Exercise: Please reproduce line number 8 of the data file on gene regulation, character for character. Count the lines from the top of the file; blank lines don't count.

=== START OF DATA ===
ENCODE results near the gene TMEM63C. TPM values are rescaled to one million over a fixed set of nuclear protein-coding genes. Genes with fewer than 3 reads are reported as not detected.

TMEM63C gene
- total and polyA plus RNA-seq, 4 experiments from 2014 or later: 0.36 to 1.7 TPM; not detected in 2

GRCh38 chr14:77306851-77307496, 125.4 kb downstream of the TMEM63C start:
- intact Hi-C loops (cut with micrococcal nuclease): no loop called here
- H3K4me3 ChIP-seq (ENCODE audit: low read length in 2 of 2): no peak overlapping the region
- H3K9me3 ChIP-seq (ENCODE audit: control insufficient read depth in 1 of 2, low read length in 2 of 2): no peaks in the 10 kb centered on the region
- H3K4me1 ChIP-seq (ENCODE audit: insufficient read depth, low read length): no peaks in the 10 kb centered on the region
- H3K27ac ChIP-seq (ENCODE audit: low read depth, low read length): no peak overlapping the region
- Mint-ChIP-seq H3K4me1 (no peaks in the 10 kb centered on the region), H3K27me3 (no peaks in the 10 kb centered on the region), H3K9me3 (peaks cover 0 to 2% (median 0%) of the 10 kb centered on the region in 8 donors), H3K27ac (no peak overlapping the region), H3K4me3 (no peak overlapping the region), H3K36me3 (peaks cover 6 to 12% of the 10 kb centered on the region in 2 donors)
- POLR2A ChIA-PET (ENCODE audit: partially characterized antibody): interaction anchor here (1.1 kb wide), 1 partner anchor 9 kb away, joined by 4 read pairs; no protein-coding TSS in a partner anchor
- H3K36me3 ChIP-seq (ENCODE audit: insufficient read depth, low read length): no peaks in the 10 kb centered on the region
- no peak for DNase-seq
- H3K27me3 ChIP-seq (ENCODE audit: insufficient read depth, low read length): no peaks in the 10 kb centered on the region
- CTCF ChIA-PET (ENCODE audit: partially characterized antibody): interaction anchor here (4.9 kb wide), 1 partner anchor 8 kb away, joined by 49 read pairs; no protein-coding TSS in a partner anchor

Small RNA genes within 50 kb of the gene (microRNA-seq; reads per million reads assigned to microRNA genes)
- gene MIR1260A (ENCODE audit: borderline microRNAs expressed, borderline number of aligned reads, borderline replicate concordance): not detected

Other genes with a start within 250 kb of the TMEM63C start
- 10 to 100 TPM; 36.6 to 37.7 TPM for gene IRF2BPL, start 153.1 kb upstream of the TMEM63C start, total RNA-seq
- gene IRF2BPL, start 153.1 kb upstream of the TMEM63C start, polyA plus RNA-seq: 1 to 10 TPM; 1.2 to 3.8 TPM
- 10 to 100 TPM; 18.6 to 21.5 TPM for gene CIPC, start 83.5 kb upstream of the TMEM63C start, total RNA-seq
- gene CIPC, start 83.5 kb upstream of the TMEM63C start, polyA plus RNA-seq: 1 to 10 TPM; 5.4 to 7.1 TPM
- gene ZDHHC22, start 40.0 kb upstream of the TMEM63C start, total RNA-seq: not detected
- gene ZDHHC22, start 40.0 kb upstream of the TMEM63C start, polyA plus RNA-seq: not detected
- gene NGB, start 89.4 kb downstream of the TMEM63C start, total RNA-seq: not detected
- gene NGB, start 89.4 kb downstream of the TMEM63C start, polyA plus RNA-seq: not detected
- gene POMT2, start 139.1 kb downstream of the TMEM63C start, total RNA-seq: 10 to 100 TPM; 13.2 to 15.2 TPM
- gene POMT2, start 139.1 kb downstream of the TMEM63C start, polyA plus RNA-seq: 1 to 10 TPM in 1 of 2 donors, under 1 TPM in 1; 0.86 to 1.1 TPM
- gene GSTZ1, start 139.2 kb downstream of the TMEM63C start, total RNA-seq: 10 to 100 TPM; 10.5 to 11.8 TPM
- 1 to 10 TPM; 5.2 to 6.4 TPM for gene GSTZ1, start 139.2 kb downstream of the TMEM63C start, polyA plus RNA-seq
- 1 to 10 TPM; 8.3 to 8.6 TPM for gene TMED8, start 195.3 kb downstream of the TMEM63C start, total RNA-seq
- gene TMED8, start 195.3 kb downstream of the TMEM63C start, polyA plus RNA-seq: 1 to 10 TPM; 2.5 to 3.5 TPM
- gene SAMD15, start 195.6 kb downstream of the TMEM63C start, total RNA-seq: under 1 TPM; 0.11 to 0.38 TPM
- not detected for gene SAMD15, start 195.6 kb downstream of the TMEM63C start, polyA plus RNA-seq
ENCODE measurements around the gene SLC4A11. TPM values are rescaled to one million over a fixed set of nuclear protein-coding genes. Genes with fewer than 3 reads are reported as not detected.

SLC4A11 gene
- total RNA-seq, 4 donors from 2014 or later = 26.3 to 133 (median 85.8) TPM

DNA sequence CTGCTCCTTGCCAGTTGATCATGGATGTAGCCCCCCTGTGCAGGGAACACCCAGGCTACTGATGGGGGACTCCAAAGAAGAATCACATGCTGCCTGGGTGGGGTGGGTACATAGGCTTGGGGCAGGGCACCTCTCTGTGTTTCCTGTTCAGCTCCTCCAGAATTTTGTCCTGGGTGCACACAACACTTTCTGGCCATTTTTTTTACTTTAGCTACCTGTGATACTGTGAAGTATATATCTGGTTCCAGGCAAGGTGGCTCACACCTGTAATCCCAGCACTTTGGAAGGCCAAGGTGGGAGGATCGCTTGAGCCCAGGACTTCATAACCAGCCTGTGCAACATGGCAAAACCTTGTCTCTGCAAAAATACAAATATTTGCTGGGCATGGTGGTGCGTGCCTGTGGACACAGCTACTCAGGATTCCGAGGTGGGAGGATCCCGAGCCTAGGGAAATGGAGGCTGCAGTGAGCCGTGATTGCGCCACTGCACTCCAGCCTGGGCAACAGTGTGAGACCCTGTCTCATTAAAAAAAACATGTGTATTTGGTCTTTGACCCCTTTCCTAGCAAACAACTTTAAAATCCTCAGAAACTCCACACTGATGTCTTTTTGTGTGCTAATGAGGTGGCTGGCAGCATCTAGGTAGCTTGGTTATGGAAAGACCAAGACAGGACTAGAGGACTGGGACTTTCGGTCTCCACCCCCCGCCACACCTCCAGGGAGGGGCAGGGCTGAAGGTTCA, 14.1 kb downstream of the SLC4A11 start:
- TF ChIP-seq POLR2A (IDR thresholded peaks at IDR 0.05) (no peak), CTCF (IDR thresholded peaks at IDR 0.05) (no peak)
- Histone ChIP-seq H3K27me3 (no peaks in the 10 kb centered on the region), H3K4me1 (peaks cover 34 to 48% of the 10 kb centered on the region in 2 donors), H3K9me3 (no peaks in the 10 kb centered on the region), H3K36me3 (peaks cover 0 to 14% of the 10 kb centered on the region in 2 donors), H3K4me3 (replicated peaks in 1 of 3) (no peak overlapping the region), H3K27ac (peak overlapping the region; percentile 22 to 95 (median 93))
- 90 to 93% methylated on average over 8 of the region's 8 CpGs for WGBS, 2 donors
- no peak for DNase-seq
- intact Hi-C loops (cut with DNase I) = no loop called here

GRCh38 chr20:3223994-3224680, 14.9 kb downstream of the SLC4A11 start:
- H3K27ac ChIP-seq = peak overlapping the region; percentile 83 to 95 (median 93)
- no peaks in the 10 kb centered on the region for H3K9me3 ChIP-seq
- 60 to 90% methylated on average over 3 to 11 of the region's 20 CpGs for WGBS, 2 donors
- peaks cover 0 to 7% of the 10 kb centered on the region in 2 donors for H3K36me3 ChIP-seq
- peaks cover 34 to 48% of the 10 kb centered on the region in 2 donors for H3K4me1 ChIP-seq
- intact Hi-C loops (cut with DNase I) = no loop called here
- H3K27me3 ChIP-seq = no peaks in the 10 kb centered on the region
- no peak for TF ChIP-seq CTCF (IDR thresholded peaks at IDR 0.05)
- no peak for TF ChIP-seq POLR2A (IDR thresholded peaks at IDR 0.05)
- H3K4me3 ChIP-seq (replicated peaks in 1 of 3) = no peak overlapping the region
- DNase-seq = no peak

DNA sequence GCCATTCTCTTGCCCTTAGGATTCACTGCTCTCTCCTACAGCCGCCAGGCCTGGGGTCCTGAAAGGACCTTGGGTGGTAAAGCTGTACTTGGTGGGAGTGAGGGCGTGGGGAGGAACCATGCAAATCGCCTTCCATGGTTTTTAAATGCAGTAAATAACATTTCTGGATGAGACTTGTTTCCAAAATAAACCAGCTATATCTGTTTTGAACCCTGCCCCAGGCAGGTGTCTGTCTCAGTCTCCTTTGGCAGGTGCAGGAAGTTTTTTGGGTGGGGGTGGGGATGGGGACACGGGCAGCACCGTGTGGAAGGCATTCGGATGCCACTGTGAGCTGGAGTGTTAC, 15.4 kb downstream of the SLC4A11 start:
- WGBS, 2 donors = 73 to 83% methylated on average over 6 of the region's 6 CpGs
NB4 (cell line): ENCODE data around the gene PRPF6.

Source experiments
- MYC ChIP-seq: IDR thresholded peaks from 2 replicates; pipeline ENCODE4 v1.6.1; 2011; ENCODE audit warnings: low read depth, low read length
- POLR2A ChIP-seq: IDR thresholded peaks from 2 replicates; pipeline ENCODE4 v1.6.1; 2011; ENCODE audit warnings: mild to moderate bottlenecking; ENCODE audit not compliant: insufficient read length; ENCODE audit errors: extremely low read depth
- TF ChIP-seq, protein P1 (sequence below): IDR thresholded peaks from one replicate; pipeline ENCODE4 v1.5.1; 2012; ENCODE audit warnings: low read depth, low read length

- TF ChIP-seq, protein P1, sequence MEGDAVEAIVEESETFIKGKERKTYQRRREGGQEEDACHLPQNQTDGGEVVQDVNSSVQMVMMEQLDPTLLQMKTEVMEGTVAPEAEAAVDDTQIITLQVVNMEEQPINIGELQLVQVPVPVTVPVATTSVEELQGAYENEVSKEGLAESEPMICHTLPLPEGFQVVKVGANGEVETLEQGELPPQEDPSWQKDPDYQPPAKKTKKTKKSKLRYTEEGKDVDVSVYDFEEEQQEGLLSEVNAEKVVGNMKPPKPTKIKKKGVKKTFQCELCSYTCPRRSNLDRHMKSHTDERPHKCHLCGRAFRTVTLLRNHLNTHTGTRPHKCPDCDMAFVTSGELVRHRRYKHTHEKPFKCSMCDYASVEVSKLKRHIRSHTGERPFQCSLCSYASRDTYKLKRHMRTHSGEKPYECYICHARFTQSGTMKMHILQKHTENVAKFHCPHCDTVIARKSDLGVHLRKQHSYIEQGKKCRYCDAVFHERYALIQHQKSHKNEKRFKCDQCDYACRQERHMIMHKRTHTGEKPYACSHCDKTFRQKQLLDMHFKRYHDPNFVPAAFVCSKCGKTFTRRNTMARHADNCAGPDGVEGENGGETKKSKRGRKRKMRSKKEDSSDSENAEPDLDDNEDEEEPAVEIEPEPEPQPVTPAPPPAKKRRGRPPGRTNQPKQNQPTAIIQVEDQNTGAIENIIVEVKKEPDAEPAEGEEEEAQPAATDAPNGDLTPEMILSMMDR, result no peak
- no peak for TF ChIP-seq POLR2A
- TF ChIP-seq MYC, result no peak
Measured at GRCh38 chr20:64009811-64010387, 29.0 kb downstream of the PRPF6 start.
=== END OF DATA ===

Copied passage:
- H3K4me1 ChIP-seq (ENCODE audit: insufficient read depth, low read length): no peaks in the 10 kb centered on the region